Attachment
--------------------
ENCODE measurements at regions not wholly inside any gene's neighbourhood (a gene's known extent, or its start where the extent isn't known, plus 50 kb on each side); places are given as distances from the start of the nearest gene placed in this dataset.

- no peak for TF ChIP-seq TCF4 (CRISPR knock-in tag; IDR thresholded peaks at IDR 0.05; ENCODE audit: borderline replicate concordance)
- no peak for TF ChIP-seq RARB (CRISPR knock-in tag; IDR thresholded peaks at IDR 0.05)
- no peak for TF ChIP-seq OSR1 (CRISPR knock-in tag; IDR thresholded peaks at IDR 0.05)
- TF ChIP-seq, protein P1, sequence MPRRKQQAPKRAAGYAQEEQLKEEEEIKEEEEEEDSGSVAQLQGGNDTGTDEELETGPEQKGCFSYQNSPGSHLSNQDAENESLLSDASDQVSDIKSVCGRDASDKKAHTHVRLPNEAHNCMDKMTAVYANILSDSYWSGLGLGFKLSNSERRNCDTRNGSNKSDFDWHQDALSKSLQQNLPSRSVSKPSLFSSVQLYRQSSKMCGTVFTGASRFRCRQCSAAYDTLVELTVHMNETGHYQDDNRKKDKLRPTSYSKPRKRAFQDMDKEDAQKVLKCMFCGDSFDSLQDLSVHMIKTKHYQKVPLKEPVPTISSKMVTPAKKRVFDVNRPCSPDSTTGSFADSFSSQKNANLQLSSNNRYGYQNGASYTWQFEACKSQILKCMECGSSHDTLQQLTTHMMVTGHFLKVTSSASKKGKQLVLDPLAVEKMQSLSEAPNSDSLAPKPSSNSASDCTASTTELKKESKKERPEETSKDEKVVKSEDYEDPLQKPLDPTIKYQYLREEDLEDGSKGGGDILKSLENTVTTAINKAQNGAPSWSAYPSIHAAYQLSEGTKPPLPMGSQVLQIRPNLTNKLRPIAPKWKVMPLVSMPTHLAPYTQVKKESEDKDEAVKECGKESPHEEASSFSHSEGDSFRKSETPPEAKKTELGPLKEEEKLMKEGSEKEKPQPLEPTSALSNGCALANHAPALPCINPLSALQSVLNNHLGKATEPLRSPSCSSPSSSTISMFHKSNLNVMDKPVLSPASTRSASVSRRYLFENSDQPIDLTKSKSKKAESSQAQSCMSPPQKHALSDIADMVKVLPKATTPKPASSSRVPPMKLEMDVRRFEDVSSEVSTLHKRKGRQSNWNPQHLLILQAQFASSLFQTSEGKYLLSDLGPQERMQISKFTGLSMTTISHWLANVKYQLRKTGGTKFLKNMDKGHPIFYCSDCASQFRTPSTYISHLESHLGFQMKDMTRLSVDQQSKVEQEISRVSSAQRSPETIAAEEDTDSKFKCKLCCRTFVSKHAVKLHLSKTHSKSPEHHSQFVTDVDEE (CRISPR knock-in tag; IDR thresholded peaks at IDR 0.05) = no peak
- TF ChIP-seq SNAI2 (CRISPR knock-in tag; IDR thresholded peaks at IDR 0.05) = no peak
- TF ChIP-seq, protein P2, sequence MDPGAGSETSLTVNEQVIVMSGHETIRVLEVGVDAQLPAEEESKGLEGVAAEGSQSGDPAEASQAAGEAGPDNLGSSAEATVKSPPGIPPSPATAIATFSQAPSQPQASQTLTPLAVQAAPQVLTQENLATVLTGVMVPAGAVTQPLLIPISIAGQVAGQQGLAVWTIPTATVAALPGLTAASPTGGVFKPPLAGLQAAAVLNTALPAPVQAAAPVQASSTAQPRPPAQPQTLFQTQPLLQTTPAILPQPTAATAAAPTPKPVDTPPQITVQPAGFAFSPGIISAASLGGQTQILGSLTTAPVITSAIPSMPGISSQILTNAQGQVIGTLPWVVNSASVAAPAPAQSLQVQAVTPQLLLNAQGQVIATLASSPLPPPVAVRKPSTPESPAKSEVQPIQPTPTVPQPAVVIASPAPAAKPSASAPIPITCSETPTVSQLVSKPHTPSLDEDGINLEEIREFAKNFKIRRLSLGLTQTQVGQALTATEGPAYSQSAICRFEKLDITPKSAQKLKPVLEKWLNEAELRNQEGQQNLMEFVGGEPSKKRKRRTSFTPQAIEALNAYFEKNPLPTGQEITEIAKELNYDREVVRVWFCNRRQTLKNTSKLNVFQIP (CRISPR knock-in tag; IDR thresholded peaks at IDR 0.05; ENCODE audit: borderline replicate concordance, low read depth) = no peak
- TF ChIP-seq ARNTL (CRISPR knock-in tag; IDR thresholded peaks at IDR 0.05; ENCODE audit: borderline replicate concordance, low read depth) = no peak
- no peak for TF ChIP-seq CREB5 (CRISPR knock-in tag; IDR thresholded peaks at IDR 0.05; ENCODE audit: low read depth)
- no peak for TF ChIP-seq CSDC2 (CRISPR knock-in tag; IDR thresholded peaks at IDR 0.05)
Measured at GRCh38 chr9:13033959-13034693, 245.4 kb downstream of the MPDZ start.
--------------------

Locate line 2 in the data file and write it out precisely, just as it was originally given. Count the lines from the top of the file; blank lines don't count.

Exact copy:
- no peak for TF ChIP-seq TCF4 (CRISPR knock-in tag; IDR thresholded peaks at IDR 0.05; ENCODE audit: borderline replicate concordance)